NFL players unreasonable in suing EA

December 7, 2010 — by Paul Jung and Stanley Yip

If football is one of America’s favorite pastimes, then filing lawsuits must be another. In the third episode in three years, a group of about 6,000 retired NFL players have recently filed a lawsuit against video game giant Electronic Arts (EA). The ill-conceived lawsuit states that EA unlawfully used the players’ likeness without paying licensing fees for using their image in their Madden NFL games.

A similar lawsuit was filed against the National Football League Players’ Association (NFLPA) in 2008, which resulted in $26.25 million awarded to the 2,062 plaintiffs. In 2009, another group threatened to sue EA but did not follow through.

This year, however, a new feature has been added to the Madden series. In Madden NFL 09, more than 140 historic teams were added. The players on these teams have suspiciously identical stats, including height, weight and even movement, as retired professional athletes. The only real difference is a scrambled jersey number and a blank name.

Another suspicious and clearly hot issue these athletes have with EA is the games’ option to edit the jersey numbers and names of the historic team members. If someone recognizes a player’s stats in the game, a few simple pushes of a button can add a matching name and number to recreate the exact historic player again.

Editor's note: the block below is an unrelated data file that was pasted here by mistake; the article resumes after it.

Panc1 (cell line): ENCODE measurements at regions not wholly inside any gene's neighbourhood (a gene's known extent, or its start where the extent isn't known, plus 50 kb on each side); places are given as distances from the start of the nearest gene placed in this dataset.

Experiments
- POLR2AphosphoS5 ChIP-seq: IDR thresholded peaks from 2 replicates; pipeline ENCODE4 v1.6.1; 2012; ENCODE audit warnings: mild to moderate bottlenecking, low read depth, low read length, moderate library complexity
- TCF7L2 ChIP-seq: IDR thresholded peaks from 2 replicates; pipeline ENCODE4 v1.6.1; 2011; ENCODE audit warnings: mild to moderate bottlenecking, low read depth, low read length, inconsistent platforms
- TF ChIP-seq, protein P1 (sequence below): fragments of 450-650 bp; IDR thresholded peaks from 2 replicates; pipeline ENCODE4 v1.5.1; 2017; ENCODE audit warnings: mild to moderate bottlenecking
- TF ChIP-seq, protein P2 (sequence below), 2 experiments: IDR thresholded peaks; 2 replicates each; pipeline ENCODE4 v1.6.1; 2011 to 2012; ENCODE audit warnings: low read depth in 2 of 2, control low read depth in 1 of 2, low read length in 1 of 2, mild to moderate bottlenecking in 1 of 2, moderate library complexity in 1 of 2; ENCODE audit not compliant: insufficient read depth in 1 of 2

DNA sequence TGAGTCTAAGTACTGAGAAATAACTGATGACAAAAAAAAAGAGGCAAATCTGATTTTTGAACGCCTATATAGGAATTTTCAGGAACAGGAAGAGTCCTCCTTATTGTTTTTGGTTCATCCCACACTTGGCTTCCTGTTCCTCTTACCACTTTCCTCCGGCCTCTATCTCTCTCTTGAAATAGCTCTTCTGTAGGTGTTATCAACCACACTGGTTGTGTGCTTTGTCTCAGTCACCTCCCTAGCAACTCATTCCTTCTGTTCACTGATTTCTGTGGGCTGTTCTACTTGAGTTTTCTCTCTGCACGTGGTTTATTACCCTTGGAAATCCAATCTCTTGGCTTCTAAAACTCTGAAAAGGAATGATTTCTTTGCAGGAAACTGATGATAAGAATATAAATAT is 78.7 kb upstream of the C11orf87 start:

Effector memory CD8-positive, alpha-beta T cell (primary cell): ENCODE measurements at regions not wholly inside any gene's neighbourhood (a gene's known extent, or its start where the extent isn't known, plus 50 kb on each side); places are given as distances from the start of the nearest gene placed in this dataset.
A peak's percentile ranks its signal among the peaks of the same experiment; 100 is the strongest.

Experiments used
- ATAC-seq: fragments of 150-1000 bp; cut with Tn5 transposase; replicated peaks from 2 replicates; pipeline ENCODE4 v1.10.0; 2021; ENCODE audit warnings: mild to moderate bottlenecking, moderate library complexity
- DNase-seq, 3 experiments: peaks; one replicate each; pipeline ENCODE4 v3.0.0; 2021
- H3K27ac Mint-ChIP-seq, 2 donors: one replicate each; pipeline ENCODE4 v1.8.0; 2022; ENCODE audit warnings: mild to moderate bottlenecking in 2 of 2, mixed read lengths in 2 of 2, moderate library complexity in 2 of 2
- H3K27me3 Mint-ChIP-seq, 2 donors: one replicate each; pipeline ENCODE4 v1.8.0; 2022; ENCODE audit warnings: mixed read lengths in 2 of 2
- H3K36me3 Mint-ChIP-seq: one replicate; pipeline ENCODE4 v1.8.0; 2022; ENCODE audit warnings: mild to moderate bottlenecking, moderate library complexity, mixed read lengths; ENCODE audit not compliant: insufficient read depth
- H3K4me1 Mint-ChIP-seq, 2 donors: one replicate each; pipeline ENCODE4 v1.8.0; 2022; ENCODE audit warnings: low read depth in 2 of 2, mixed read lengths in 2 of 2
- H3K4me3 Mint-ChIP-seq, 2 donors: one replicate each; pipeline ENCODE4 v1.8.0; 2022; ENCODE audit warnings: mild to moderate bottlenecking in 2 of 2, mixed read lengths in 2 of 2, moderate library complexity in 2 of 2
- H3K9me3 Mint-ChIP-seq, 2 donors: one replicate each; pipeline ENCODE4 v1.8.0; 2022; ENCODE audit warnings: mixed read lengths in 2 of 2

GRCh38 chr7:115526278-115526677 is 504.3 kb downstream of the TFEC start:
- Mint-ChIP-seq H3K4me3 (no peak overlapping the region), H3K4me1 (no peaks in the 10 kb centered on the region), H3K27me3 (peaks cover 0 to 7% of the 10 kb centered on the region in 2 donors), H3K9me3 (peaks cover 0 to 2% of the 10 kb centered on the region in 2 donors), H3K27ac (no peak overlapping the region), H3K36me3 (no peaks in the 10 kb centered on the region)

However, it is unreasonable and absurd to think that such a case is enough cause for a lawsuit. These retired NFL players should appreciate the fact that they are still remembered and recognized as unforgettable players in a major title football video game.

If this lawsuit swings in favor of the retired players, then it would put stricter limitations and restrictions on all media in the future. Many forms of media today use peoples’ likenesses regularly without getting approval or giving names. It would be impossible to get consent from every single person who’s face is shown in the media, whether it be commercial or not. If EA is not allowed to use people’s images in Madden, then all future forms of media will be bound to follow the same path and be very limited on what they will be able to produce.

If EA loses, games and other forms of media will no longer be able to create media freely without concern about being sued. There have always been characters in video games and other media that have been based on real people, and this will no longer be possible if this lawsuit succeeds. As long as EA’s profits do not solely depend on a player’s image, it is OK for them to include people’s images in video games.

The entire lawsuit seems as if 6,000 NFL players have simply run out of retirement money.

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